Singin’ in The Rain Women’s Fashion

Set in the Roaring Twenties and filmed in the fabulous fifties, Singin’ in The Rain’s fashion is a unique mixture of twenties cuts and styles mixed with bolder fifties colors. The world’s most beloved musical is also the glitziest with all the color, sparkle, and decadent splendor that we now associate with the golden age of Hollywood Musicals. Debbie Reynolds, Jean Hagan and Cyd Charisse are the leading ladies but their outfits are the stars of the show.


In keeping with her sweet girl-next-door character Kathy, Debbie’s outfits are simple, demure and girlie but still incredibly stylish and very twenties. For the “Good Morning” dance sequence Debbie wears a drop-waisted dress with a pleated skirt to the knee. Although it could have easily been a long-fitted top over a pleated skirt. The drop waist and pleats were very popular at the time. The drop waist featured nice clean lines and the pleats offered movement that was especially good for dancing in. The typical 20s “flapper” dress featured straight lines on top with a drop-waisted skirt with a little bit of flow. Daytime hemlines were usually at the knee but evening dresses could be scandalously short. Unlike many of the loosely fitted dresses of the time, the dress has a tight fitted top that shows off her svelte figure unlike many of the dresses of the time which were boyish in shape.  The grey-blue colour palette with matching shoes was neutral but chic and the art-deco tri-colour zig zag keeps it from being too plain.



Like the “Good Morning” dress, the  “Would You” dress features a drop waist and pleats. This straight-lined dress gives shape to her figure by adding green pannels to the hips. It’s high neck and scalloped edge sleeves make it incredibly sophisticated while the bright green art deco leaf pattern makes it fun.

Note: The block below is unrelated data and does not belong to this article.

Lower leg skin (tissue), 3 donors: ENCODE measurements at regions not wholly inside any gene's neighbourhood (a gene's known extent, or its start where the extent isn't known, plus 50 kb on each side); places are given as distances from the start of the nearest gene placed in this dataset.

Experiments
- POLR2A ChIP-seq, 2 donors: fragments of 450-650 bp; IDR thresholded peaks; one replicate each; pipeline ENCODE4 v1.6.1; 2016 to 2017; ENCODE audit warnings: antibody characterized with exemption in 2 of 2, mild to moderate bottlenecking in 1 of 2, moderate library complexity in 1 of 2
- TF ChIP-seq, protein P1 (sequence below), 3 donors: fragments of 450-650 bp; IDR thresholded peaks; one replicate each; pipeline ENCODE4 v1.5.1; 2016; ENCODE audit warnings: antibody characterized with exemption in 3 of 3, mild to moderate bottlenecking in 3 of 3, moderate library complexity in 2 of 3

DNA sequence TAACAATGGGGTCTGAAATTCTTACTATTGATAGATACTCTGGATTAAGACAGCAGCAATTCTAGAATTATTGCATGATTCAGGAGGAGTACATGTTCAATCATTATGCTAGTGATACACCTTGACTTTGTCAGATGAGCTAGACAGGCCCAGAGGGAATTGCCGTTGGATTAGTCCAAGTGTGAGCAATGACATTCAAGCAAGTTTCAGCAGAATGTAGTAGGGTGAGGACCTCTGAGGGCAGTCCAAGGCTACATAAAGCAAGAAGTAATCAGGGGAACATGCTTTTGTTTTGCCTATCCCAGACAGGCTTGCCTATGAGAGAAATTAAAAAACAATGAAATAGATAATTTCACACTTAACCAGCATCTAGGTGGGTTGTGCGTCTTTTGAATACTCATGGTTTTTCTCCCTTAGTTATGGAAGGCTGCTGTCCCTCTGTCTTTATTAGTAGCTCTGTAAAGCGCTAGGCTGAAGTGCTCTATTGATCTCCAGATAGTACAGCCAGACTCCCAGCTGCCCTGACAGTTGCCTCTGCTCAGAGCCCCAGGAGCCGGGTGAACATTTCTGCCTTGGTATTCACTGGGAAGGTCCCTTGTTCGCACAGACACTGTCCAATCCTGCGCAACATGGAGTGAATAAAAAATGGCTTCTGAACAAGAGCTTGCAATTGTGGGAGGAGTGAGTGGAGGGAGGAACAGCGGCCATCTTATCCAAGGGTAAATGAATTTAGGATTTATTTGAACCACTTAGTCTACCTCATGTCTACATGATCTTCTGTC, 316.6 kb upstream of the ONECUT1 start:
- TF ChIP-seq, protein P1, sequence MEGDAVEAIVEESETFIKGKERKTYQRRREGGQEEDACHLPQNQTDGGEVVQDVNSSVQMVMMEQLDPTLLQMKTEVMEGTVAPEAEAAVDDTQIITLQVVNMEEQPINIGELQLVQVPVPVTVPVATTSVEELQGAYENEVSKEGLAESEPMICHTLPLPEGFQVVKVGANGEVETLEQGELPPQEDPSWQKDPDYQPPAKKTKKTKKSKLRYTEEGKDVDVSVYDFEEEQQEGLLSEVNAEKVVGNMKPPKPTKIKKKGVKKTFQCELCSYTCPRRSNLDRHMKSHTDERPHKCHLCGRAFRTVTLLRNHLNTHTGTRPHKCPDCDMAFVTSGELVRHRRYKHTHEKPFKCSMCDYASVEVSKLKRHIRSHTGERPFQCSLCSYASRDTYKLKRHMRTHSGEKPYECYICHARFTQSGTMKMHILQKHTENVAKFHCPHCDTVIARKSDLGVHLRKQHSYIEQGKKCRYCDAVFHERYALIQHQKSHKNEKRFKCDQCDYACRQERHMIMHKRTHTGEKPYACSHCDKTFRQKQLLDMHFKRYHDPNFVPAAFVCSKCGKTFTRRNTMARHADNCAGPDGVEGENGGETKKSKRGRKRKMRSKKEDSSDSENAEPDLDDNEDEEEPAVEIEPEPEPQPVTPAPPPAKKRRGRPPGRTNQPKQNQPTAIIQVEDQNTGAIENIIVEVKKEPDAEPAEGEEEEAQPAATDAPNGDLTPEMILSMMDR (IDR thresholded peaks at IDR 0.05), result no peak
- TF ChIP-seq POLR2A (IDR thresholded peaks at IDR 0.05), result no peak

The “Dream of You” dancers outfits are the perfect blend between 50s and 20s. The outfits take inspiration from The Ziegfield Follies, a series of elaborate theatrical productions on Broadway in New York from 1907 through 1931. The Ziegield Follies were the American version of the famous dancers in The Folies Bergeres in Paris. They were  known for their lavish and glitzy costumes and although hemlines were at times quite low and the level of skin on show was at times quite racy they were the epitome of showgirl glamour. The “Dream of you” outfits are  playful and fun,  the head cap and dress style are 1920s but the bubble gum pink and gold is pure fifties showgirl.


The same fifties bubble gum pink comes out for the finale scene of the film. A slightly low waisted prom style dress with one spagetti strap as well as a short sleeve with a mesh corsage. It’s a mish-mash of styles but a very pretty dress.

You were meant for me

In the “You were meant for me” scene Debbie is beautifully dressed in romantic chiffons, lilac pastels and a little silver shimmer that perfectly match the and purple hues of the sunset. The low waisted silver and lilac dress has ragged hemline below the knee and a lilac sash at the waist with a diamond brooch. A lilac chiffon cape adds to the flowing movement of the dress and is finished off with a matching brooch on the shoulder.